How Germans celebrate their holiday

Photo by caratHotels

Like in almost every other country, Christmas is a big deal in Germany.
Only the traditions are a little bit different.

Starting with the 'Adventskranz' which is basically a braided wreath made of fir branches with four big candles on it. Each candle stands for one of the four Sundays before Christmas and they are supposed to be lit up one by one every of these Sundays.

Photo by Wohnen & Garten

It is meant to get the families tuned up for Christmas and create a joyful atmosphere.
The Germans also have the tradition of the Christmas calendar which has been adapted by a lot of countries. It basically has the same message as the wreath but it also contains treats like chocolate or little toys in every window, every day.
A big highlight of the holiday season in Germany are the Christmas Markets.
It consists of many booths shaped like little houses, a lot of decoration and treats.

Treats like 'Glühwein' which is a mix of spices and hot red wine, and 'Stollen', a biscuit with dried fruit and other spices in it. Bratwurst a special type of sausage, Chocolate and a lot of other food. There are also many booths containing gifts, wood crafts, jewelry and art.

The Christmas market has also been adapted by a couple of countries like Canada, the U.S, France or Belgium.

Not to forget, the little holiday ' Nikolaus' on the 6th of December. The children and youth put out a shoe or a big sock on the evening of the 5th of December, hoping that ' Nikolaus' ( a fictive person like Santa Clause) would come by at night to leave chocolate and little gifts. The morning of the 6th it is allowed to look what Nikolaus brought them.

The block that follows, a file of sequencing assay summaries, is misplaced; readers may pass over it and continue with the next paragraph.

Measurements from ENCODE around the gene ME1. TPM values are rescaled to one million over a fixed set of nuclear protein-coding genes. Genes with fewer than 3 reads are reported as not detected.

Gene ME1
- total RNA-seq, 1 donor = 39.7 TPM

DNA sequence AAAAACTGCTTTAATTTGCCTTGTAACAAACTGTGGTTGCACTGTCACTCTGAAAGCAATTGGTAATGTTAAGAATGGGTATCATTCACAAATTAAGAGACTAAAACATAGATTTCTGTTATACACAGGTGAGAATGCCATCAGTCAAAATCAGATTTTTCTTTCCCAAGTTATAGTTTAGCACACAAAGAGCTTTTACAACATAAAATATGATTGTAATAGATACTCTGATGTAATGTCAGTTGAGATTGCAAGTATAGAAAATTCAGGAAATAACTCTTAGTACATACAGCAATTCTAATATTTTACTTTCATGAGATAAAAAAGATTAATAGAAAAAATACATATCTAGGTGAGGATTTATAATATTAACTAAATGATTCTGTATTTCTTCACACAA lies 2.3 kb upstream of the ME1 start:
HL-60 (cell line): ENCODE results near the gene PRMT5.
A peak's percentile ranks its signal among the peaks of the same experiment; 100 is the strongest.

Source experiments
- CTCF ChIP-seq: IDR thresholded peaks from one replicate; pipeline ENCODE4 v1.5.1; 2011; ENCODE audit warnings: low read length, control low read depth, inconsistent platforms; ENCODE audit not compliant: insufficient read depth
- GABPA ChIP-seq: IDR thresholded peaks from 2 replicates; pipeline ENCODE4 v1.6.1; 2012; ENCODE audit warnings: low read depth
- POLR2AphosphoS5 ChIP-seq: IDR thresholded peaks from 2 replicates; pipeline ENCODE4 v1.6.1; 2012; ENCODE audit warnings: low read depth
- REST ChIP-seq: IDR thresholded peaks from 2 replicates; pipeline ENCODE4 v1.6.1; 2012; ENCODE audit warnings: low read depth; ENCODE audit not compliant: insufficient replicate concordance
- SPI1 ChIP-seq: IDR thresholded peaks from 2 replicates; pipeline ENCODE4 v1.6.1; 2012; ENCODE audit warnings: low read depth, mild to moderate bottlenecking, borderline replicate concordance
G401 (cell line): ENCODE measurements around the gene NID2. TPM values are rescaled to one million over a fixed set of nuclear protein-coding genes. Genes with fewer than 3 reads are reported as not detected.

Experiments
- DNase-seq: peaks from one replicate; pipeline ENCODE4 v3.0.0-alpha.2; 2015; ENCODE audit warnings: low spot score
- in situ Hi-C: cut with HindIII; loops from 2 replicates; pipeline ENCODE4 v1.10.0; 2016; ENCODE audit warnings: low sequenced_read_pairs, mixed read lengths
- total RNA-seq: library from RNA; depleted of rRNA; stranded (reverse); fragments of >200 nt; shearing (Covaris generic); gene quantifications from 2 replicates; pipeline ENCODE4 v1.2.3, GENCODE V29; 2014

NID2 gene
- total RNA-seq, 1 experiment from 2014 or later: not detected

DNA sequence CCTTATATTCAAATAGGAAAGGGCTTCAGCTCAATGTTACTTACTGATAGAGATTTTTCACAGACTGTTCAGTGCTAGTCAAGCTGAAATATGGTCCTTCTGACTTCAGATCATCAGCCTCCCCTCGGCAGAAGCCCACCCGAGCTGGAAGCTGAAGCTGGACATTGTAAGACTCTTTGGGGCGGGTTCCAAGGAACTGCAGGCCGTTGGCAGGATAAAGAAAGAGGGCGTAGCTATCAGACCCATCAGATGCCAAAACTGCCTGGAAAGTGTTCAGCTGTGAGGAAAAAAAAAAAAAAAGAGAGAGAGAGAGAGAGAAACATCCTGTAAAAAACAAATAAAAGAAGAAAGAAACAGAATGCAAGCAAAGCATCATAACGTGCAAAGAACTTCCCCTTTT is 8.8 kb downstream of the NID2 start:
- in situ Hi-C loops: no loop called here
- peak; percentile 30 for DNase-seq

Another difference between America and Germany is that the main day of the holiday is Christmas Eve, the 24th of December. The families come together, celebrate and exchange gifts. Nothing happens the morning after. The following two days are also for the family, but less intense.
 Another little tradition, which is for the kids, is to let the kids hide in the kitchen on Christmas Eve, right before the gift exchange waiting for a bell to ring.The children believe that Santa Clause rang the bell as soon as he left his gifts under the Christmas tree, not knowing that one parent rings the little bell when everything is set up and ready.
It is a very popular thing to do in families with children.

All in all Christmas is not that different in Germany from other countries, only the details are.

But one thing stays the same all over the world. The joy and happiness of Christmas.

More in Culture

Pie à la Modulus: Hot, Sweet & Savory

Music on Main's annual Festival serves up varied fare citywide

Spin cycle in the Cosmic Laundromat

Gamers "click" IRL through VR role-playing in multimedia staging of 3,000 year old Chinese classic

Holy Dips at Vancouver Sangam

Indian Summer Fest treats local palates to mixed masala of arts, laughs and ideas
Speak up about this article on Facebook or Twitter. Do this by liking Vancouver Observer on Facebook or following us @Vanobserver on Twitter. We'd love to hear from you.